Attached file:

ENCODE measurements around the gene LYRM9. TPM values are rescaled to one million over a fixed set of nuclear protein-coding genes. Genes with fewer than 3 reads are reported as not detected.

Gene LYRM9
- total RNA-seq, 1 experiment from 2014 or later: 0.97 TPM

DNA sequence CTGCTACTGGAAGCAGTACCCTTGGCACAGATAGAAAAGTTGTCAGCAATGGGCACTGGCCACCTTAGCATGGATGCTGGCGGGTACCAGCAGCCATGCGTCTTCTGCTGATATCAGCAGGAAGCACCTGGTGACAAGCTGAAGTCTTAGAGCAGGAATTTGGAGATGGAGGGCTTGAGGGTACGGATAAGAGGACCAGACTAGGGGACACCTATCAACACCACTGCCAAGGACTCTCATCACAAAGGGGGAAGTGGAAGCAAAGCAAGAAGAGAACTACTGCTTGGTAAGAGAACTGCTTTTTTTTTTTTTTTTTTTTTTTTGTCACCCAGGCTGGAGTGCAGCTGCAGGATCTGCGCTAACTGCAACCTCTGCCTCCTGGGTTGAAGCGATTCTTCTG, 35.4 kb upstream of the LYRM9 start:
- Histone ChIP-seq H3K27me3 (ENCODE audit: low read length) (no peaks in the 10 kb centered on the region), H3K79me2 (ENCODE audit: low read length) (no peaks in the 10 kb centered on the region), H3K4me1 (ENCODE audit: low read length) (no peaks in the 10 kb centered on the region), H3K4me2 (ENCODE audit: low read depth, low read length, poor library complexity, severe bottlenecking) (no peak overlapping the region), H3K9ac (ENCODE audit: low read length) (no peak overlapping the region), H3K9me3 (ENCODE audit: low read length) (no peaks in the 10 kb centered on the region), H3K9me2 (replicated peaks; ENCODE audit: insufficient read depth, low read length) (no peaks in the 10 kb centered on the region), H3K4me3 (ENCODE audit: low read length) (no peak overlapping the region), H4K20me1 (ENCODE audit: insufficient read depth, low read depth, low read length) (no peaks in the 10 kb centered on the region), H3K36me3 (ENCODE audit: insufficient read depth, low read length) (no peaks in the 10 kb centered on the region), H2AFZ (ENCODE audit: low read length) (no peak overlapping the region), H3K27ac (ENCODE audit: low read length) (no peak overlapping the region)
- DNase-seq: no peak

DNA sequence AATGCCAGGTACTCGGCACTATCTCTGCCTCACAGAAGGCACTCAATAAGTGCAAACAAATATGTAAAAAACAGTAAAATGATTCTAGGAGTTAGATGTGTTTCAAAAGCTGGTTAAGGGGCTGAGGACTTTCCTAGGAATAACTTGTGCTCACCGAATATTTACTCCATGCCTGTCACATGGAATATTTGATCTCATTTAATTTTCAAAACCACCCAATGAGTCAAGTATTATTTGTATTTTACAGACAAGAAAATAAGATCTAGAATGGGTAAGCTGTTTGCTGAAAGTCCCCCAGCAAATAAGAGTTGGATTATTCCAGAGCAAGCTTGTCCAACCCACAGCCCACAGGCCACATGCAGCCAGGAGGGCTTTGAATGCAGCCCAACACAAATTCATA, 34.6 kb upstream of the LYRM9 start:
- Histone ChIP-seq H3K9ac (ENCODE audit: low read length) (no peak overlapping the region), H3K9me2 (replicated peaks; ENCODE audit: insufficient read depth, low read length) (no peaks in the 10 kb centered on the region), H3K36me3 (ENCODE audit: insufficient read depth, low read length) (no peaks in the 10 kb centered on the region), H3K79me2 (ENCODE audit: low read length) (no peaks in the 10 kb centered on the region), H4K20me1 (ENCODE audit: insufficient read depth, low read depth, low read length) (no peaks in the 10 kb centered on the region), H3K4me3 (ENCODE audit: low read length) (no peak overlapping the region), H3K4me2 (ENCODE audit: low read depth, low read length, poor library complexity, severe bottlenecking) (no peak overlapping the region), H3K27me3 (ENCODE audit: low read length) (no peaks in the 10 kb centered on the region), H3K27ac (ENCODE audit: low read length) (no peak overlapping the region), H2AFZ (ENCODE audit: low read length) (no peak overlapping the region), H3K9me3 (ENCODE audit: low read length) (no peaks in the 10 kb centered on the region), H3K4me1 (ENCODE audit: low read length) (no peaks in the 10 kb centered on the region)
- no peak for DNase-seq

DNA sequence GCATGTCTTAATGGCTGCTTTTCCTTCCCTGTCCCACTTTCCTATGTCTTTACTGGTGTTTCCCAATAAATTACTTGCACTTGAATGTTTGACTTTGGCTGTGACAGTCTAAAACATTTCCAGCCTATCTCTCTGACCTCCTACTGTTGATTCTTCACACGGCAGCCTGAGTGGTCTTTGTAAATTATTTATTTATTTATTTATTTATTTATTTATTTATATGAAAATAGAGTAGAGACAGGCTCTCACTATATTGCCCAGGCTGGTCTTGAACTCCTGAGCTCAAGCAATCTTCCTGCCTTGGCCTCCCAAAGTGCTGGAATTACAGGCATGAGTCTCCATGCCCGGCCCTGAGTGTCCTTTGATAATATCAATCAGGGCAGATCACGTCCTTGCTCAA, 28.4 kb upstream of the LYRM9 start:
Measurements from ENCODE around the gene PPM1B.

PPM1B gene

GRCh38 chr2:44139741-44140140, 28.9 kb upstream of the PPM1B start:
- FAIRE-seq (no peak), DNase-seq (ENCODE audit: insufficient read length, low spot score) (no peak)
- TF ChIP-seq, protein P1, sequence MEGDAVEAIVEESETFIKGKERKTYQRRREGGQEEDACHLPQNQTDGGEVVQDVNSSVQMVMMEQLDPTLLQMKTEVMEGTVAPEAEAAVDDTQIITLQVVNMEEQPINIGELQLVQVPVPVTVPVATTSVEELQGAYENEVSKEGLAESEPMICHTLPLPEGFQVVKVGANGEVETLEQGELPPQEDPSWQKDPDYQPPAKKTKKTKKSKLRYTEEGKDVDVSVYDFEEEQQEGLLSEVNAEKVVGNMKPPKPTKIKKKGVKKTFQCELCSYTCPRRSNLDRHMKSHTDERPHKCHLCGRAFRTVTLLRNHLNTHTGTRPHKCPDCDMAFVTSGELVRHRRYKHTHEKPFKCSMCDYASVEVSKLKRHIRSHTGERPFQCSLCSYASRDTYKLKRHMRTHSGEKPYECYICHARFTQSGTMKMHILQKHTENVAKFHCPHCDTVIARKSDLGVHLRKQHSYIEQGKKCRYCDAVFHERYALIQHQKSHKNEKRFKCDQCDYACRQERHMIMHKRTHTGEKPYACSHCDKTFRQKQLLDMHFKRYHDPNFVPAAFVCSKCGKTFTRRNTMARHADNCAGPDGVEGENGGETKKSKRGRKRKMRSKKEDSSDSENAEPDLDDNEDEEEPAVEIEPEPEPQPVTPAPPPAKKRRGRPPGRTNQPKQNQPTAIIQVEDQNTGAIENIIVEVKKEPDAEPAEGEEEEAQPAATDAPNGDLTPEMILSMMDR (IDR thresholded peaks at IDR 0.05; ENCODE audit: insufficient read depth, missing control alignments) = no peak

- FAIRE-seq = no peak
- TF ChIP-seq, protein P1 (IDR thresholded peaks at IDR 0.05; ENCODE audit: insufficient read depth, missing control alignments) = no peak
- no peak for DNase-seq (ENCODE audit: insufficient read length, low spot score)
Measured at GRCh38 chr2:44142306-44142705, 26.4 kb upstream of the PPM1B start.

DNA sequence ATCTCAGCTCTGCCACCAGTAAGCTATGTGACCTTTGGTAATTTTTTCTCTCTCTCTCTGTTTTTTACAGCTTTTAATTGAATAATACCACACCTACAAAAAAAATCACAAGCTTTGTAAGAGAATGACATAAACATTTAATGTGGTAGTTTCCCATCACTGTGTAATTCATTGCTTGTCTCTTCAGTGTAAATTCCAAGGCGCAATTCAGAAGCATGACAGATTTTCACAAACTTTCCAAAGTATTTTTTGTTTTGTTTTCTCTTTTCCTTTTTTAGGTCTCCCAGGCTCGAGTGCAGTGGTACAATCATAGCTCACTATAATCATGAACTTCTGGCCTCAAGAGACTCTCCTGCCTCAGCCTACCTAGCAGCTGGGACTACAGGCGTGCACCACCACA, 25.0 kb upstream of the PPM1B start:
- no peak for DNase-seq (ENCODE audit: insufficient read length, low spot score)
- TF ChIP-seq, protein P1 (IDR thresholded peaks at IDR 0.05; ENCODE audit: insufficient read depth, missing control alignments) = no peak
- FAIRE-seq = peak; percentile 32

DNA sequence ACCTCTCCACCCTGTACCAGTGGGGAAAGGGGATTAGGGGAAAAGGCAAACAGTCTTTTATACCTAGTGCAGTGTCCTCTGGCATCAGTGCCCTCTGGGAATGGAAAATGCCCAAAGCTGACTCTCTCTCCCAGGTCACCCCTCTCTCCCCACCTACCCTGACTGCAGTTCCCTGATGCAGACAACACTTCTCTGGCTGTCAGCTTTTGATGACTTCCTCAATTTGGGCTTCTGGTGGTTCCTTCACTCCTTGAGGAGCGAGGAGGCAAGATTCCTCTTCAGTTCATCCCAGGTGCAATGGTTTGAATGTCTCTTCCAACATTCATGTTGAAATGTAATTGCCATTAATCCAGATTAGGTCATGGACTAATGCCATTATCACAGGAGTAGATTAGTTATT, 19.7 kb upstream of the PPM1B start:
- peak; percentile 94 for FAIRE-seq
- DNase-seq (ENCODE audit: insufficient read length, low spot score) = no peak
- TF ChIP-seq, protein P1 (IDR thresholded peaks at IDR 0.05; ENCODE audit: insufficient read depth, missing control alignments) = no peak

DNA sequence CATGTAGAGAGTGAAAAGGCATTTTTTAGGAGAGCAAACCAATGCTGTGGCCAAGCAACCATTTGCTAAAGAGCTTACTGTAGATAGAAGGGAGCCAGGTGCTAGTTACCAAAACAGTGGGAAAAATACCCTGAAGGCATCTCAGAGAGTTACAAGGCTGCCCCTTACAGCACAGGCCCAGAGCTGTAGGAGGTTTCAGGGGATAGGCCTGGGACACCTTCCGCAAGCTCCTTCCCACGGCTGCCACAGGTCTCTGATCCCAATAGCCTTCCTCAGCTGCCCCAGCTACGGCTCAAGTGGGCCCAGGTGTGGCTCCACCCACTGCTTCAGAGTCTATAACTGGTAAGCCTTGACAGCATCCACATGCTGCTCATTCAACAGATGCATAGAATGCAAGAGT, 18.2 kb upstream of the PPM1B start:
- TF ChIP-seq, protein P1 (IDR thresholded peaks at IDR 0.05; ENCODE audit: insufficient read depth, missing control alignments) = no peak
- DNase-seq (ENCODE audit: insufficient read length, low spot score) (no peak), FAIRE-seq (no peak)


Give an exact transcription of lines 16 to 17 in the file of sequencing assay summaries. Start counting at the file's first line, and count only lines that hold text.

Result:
- FAIRE-seq = no peak
- TF ChIP-seq, protein P1 (IDR thresholded peaks at IDR 0.05; ENCODE audit: insufficient read depth, missing control alignments) = no peak